Your employees are demanding more feedback, greater transparency, and, like never before, the opportunity to achieve personal growth at work.
Your leaders are demanding more innovation, higher productivity, and, like never before, to see your company values show up in how people relate with customers and with each other.
What they want isn’t unreasonable. What is unreasonable is thinking we can give them what they want without the help of our managers. To do that, we need to give managers the one thing they don’t have right now — time to think.
WATCH WEBINAR: The 30-Second Manager
Your People Management Problem
It’s a question we often ask during our workshops: “How many people here have had three hours of interrupted time in the last month to work on a strategic initiative or creative project?” The most hands we’ve ever seen go up in a room full of managers is two.
Now imagine you have 50 managers, or 5000. What are the implications for your customers of an organization where the best and brightest have no time to think or create, but are perpetually scrambling to keep up with the emails and micro-tasks in their inbox. For your company values? For your ability to retain those talented people over time?
It’s easy to lose sight of how deeply stretched your people managers are. With less structural authority and more reasonable fear about preserving their role and advancing their career, they are rarely loud enough to demand the changes they need. On the flipside, since they’re already “onboard,” there often isn’t the same incentive as there is with recruits or new employees to create programs and support them with as much urgency.
But it’s that stuck in the middle place — the benign neglect that people leaders and managers suffer in most organizations — that is the reason even the most well-intentioned training programs don’t work. It’s because they’re not designed to solve for the problem that matters to managers.
The Case for Better Management Training
Typical or off-the-shelf manager training doesn’t work because it’s not connected to the self-interest of managers — which is to be freed up to do the strategic and creative thinking they crave. It’s not that they don’t care or don’t want to coach employees. It’s not that they don’t believe in or want to further the mission.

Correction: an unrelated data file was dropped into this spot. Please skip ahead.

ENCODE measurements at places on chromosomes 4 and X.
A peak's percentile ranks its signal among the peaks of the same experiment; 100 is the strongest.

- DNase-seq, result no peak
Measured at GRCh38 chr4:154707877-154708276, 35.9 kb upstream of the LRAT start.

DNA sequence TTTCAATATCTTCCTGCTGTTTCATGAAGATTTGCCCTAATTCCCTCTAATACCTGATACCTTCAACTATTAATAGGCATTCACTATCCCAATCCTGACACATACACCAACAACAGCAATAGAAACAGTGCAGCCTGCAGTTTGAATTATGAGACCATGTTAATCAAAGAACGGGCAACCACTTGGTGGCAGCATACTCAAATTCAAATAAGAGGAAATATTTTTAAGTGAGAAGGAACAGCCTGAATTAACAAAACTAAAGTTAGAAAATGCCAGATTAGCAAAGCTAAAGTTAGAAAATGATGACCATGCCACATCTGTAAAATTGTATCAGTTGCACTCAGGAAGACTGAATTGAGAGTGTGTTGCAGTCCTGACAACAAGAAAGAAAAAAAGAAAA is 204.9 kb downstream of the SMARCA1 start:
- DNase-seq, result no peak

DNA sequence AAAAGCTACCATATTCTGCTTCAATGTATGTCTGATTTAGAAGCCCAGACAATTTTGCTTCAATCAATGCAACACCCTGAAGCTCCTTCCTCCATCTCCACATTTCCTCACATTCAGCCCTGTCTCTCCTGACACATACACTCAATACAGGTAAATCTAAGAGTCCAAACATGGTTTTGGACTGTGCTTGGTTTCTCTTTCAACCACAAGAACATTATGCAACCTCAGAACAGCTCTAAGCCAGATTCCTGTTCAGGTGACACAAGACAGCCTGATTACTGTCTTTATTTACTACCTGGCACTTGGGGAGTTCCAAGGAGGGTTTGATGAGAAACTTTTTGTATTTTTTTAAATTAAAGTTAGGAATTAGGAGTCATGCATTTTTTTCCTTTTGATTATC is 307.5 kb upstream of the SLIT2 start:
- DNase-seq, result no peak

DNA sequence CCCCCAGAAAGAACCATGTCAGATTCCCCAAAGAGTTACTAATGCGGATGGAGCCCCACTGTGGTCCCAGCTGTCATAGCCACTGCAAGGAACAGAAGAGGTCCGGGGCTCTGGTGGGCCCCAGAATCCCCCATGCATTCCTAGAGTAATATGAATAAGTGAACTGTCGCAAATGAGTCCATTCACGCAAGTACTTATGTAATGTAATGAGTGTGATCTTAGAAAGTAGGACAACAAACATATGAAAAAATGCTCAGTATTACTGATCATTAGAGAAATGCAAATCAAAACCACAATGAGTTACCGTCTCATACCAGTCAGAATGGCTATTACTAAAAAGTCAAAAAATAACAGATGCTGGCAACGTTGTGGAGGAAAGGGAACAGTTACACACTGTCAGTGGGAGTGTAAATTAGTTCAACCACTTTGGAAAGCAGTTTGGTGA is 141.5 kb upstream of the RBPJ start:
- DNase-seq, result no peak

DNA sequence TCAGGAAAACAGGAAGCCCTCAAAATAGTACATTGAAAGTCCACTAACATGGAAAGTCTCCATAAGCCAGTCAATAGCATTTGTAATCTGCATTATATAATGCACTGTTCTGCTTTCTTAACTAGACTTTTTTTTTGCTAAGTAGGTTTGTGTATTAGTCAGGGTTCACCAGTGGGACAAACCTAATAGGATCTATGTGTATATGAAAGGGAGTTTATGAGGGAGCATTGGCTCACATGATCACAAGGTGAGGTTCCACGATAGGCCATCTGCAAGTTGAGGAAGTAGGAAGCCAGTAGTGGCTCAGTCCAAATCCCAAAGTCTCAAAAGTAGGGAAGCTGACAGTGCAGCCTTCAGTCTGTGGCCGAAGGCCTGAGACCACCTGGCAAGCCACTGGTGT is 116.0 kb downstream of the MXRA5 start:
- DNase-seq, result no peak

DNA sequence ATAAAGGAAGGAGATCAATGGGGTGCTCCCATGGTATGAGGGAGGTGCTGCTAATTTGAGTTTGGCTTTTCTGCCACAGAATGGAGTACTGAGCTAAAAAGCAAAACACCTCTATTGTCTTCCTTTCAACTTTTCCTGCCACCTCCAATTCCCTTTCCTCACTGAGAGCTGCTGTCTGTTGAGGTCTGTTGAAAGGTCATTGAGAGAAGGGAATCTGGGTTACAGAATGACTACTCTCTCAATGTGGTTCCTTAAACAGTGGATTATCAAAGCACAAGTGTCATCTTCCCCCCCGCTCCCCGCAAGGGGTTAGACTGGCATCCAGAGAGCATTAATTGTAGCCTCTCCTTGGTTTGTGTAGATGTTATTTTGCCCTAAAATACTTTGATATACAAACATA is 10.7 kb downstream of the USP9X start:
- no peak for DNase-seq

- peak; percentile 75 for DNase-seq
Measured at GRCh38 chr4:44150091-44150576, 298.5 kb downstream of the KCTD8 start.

It’s that they don’t feel seen.
They don’t feel valued in the contribution they know they could make if they were given the resources they need.
- They are not only still individual contributors, but they are expected to be star performers. The promise of promotion is just that. You don’t end up with less work. You end up with more. And now you have a team of people to manage.
- They are now responsible for the performance of those others, to report up to leadership on projects and progress. And who among us works at an organization where there truly enough clarity about what those expectations really are?
- They are now responsible for coaching and mentoring the individuals on their team — to create an employee experience (whatever that means) that leaves people feeling seen, heard, and valued. Do you know anyone — anywhere in your life — who does that well when they’re not under stress, let alone when they are?
The modern manager is radically underserved at the same time as they are the lynchpin to cultivating accountability and accelerating change.
If we, as the folks who are charged with transformation our organizations for the better, can’t accept that simple truth, then we will forever be chasing managers to “do the right thing.” The rare exception will, because that’s who they are anyway.
Most won’t. Queue the Glassdoor reviews.
Why It Matters
So, as you think about redesigning your performance management system, here’s the one question you need to make sure the program is solving for.
Will this program or project give our managers more space to think, or not?
If you’re wondering about the answer, ask them.